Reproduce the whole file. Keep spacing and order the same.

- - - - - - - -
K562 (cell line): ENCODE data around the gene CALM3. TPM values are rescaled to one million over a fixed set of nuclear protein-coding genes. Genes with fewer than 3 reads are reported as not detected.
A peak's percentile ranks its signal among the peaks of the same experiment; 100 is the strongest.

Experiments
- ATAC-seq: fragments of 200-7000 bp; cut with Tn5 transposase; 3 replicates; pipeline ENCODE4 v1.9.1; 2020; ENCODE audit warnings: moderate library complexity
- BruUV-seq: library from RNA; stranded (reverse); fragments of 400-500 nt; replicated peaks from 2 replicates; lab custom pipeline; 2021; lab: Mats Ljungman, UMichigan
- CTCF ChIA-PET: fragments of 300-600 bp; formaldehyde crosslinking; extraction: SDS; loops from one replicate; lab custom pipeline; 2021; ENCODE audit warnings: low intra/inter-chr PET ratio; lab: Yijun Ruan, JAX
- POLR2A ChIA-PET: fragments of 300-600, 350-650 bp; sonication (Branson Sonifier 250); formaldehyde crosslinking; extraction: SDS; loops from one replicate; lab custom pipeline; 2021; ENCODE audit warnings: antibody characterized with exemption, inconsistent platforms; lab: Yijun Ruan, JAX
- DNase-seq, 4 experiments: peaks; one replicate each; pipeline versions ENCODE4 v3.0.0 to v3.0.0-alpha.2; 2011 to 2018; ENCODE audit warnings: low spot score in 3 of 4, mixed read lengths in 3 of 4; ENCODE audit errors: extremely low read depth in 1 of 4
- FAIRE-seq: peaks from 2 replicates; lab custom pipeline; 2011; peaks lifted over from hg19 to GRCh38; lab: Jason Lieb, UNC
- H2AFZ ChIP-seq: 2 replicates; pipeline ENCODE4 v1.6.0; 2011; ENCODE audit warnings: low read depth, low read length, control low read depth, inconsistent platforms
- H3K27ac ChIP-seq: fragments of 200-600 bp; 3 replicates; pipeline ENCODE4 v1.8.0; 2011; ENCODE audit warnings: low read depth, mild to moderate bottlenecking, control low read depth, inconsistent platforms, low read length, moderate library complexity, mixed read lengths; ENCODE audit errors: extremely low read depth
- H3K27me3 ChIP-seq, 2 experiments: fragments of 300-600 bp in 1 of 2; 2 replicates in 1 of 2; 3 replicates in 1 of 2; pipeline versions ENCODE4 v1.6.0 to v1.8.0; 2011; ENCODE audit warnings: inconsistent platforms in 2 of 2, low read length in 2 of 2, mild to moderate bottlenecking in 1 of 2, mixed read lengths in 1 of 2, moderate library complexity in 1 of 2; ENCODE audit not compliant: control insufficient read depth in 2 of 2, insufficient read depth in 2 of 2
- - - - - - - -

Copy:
K562 (cell line): ENCODE data around the gene CALM3. TPM values are rescaled to one million over a fixed set of nuclear protein-coding genes. Genes with fewer than 3 reads are reported as not detected.
A peak's percentile ranks its signal among the peaks of the same experiment; 100 is the strongest.

Experiments
- ATAC-seq: fragments of 200-7000 bp; cut with Tn5 transposase; 3 replicates; pipeline ENCODE4 v1.9.1; 2020; ENCODE audit warnings: moderate library complexity
- BruUV-seq: library from RNA; stranded (reverse); fragments of 400-500 nt; replicated peaks from 2 replicates; lab custom pipeline; 2021; lab: Mats Ljungman, UMichigan
- CTCF ChIA-PET: fragments of 300-600 bp; formaldehyde crosslinking; extraction: SDS; loops from one replicate; lab custom pipeline; 2021; ENCODE audit warnings: low intra/inter-chr PET ratio; lab: Yijun Ruan, JAX
- POLR2A ChIA-PET: fragments of 300-600, 350-650 bp; sonication (Branson Sonifier 250); formaldehyde crosslinking; extraction: SDS; loops from one replicate; lab custom pipeline; 2021; ENCODE audit warnings: antibody characterized with exemption, inconsistent platforms; lab: Yijun Ruan, JAX
- DNase-seq, 4 experiments: peaks; one replicate each; pipeline versions ENCODE4 v3.0.0 to v3.0.0-alpha.2; 2011 to 2018; ENCODE audit warnings: low spot score in 3 of 4, mixed read lengths in 3 of 4; ENCODE audit errors: extremely low read depth in 1 of 4
- FAIRE-seq: peaks from 2 replicates; lab custom pipeline; 2011; peaks lifted over from hg19 to GRCh38; lab: Jason Lieb, UNC
- H2AFZ ChIP-seq: 2 replicates; pipeline ENCODE4 v1.6.0; 2011; ENCODE audit warnings: low read depth, low read length, control low read depth, inconsistent platforms
- H3K27ac ChIP-seq: fragments of 200-600 bp; 3 replicates; pipeline ENCODE4 v1.8.0; 2011; ENCODE audit warnings: low read depth, mild to moderate bottlenecking, control low read depth, inconsistent platforms, low read length, moderate library complexity, mixed read lengths; ENCODE audit errors: extremely low read depth
- H3K27me3 ChIP-seq, 2 experiments: fragments of 300-600 bp in 1 of 2; 2 replicates in 1 of 2; 3 replicates in 1 of 2; pipeline versions ENCODE4 v1.6.0 to v1.8.0; 2011; ENCODE audit warnings: inconsistent platforms in 2 of 2, low read length in 2 of 2, mild to moderate bottlenecking in 1 of 2, mixed read lengths in 1 of 2, moderate library complexity in 1 of 2; ENCODE audit not compliant: control insufficient read depth in 2 of 2, insufficient read depth in 2 of 2